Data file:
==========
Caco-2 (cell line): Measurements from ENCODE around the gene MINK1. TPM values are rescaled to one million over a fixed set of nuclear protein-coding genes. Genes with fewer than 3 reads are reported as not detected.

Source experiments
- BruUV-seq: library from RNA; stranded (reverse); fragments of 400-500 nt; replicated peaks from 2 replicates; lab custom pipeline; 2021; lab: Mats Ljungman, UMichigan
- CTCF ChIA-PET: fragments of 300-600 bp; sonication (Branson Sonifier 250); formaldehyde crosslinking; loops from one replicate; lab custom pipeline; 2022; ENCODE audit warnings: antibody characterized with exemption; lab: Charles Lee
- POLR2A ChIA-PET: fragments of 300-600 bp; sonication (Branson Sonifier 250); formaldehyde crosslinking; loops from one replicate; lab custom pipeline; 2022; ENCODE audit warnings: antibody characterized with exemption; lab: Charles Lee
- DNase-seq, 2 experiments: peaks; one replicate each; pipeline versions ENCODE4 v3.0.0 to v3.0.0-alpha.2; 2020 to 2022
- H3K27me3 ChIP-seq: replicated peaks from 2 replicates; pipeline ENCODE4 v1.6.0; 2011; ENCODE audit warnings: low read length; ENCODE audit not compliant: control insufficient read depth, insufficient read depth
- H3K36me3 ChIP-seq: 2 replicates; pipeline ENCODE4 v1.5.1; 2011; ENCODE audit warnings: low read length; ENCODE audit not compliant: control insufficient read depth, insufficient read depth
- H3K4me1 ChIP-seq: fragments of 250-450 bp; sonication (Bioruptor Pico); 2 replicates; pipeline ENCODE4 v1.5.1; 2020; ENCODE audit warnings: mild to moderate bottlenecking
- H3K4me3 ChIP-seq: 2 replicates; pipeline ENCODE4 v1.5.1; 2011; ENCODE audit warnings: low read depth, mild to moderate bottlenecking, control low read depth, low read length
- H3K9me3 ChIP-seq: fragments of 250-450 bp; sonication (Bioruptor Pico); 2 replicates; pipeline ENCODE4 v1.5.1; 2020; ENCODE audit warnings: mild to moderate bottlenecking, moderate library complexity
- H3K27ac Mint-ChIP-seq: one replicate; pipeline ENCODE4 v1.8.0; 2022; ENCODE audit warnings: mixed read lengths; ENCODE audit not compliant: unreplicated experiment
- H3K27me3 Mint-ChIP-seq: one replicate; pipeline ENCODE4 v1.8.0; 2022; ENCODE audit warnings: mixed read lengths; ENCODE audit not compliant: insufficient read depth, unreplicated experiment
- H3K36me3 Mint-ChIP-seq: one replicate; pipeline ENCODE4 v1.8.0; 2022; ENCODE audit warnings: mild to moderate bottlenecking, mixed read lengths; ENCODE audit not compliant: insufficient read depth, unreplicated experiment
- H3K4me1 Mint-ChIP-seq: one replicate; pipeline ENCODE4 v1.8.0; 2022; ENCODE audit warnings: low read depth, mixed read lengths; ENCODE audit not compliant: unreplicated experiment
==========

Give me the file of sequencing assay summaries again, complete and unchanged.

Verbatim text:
Caco-2 (cell line): Measurements from ENCODE around the gene MINK1. TPM values are rescaled to one million over a fixed set of nuclear protein-coding genes. Genes with fewer than 3 reads are reported as not detected.

Source experiments
- BruUV-seq: library from RNA; stranded (reverse); fragments of 400-500 nt; replicated peaks from 2 replicates; lab custom pipeline; 2021; lab: Mats Ljungman, UMichigan
- CTCF ChIA-PET: fragments of 300-600 bp; sonication (Branson Sonifier 250); formaldehyde crosslinking; loops from one replicate; lab custom pipeline; 2022; ENCODE audit warnings: antibody characterized with exemption; lab: Charles Lee
- POLR2A ChIA-PET: fragments of 300-600 bp; sonication (Branson Sonifier 250); formaldehyde crosslinking; loops from one replicate; lab custom pipeline; 2022; ENCODE audit warnings: antibody characterized with exemption; lab: Charles Lee
- DNase-seq, 2 experiments: peaks; one replicate each; pipeline versions ENCODE4 v3.0.0 to v3.0.0-alpha.2; 2020 to 2022
- H3K27me3 ChIP-seq: replicated peaks from 2 replicates; pipeline ENCODE4 v1.6.0; 2011; ENCODE audit warnings: low read length; ENCODE audit not compliant: control insufficient read depth, insufficient read depth
- H3K36me3 ChIP-seq: 2 replicates; pipeline ENCODE4 v1.5.1; 2011; ENCODE audit warnings: low read length; ENCODE audit not compliant: control insufficient read depth, insufficient read depth
- H3K4me1 ChIP-seq: fragments of 250-450 bp; sonication (Bioruptor Pico); 2 replicates; pipeline ENCODE4 v1.5.1; 2020; ENCODE audit warnings: mild to moderate bottlenecking
- H3K4me3 ChIP-seq: 2 replicates; pipeline ENCODE4 v1.5.1; 2011; ENCODE audit warnings: low read depth, mild to moderate bottlenecking, control low read depth, low read length
- H3K9me3 ChIP-seq: fragments of 250-450 bp; sonication (Bioruptor Pico); 2 replicates; pipeline ENCODE4 v1.5.1; 2020; ENCODE audit warnings: mild to moderate bottlenecking, moderate library complexity
- H3K27ac Mint-ChIP-seq: one replicate; pipeline ENCODE4 v1.8.0; 2022; ENCODE audit warnings: mixed read lengths; ENCODE audit not compliant: unreplicated experiment
- H3K27me3 Mint-ChIP-seq: one replicate; pipeline ENCODE4 v1.8.0; 2022; ENCODE audit warnings: mixed read lengths; ENCODE audit not compliant: insufficient read depth, unreplicated experiment
- H3K36me3 Mint-ChIP-seq: one replicate; pipeline ENCODE4 v1.8.0; 2022; ENCODE audit warnings: mild to moderate bottlenecking, mixed read lengths; ENCODE audit not compliant: insufficient read depth, unreplicated experiment
- H3K4me1 Mint-ChIP-seq: one replicate; pipeline ENCODE4 v1.8.0; 2022; ENCODE audit warnings: low read depth, mixed read lengths; ENCODE audit not compliant: unreplicated experiment